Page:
Most With The Least: Urban Gleaners

Tackling food waste by redistributing excess to those who need it most

By Marty Patail October 23, 2014

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Food waste is a national epidemic: the Natural Resources Defense Council estimates that up to 40 percent of the food sold in the United States—133 billion pounds—goes directly into the trash. Tracy Oseran of Urban Gleaners knows this all too well. Since 2006, she has steered her van all over Portland, collecting excess produce, dairy, and whole-grain breads from grocery stores, restaurants, bakeries, and farmers markets to make weekly deliveries to homeless shelters and schools in high-poverty areas like Mill Park—all with just three full-time employees and a team of volunteers. Oseran started Urban Gleaners after hearing an NPR story about food waste. She drove straight to Bluehour and asked the cooks for the day’s leftovers. “You have to be really pushy, which initially was hard,” she says. “But I learned how to do it.” Her persistence has paid off. Last summer, Urban Gleaners expanded into a 3,300-square-foot space in Southeast Portland. Here’s a snapshot of how Oseran leverages minimal resources for maximal impact.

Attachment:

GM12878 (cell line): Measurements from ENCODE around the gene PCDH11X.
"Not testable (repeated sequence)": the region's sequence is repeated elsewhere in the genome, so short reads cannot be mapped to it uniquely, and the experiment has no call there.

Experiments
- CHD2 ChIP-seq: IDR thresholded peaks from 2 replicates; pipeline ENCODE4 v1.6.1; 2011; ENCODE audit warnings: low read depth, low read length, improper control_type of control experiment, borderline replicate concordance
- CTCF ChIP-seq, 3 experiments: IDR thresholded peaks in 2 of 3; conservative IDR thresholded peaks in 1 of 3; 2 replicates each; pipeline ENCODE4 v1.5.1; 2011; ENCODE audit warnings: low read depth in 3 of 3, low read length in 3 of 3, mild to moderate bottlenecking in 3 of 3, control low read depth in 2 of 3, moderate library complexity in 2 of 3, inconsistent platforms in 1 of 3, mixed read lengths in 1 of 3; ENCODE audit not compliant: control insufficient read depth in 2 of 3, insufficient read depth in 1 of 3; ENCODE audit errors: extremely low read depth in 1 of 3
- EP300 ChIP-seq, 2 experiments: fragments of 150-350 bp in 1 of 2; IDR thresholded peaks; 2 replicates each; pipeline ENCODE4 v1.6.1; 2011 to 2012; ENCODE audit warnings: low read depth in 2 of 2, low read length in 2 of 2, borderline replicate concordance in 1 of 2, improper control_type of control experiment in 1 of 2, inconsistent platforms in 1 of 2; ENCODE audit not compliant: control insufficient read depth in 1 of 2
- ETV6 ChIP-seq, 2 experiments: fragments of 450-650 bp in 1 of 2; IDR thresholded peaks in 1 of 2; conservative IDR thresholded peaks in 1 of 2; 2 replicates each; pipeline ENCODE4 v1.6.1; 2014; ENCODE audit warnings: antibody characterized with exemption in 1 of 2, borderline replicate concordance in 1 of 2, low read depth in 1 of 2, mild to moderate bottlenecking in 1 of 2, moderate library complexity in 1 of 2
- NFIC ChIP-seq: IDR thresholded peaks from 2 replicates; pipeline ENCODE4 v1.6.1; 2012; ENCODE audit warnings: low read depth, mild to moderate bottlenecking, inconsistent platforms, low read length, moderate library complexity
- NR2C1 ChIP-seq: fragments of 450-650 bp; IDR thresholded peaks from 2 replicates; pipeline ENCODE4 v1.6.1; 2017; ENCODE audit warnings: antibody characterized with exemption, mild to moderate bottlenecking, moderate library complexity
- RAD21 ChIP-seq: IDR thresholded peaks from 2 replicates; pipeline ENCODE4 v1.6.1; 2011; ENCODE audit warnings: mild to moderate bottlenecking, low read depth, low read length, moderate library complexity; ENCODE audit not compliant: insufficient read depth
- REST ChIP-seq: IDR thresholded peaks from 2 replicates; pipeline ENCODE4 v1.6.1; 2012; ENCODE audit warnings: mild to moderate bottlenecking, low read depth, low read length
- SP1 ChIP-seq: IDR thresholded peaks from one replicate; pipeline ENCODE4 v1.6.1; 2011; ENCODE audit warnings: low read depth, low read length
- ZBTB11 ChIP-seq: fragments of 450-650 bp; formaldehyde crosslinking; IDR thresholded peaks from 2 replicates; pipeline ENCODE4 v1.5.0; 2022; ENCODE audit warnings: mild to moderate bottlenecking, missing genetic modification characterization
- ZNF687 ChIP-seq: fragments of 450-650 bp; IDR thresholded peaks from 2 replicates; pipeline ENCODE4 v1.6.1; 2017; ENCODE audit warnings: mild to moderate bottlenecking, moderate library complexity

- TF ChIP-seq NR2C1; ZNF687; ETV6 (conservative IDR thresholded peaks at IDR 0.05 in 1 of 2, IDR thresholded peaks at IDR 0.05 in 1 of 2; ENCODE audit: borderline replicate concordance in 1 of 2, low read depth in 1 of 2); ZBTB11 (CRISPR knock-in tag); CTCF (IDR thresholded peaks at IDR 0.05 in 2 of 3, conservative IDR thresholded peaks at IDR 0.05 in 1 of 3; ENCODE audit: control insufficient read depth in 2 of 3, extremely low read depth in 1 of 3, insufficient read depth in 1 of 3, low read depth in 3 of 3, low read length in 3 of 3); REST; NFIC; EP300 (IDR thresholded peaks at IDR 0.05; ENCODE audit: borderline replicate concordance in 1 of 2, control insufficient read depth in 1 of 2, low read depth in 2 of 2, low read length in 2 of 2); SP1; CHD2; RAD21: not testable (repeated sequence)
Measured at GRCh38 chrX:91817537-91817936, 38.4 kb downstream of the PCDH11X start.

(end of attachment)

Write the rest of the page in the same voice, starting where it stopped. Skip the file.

• 50: Percent increase in the amount of food the average American wastes since the 1970s
  • 25 M: Americans we could feed by reducing food waste just 15%
  • 1 in 6: Americans who lack a secure supply of food
  • 3: Full-time employees at Urban Gleaners
  • $132,000: Urban Gleaners’ 2013 annual budget
  • 44: Participating grocery store chains, farmers markets, and other institutions that donate food to Urban Gleaners
  • 45,000: Pounds of food Urban Gleaners picks up and delivers every month
  • 17: Portland schools participating in Urban Gleaners’ Food to Schools program, launched in 2009
  • 3,200: Students and family members receiving food from Urban Gleaners
  • 75-95: Percentage of students at served schools who come from low-income homes
  • $0: Cost of excess food to Urban Gleaners
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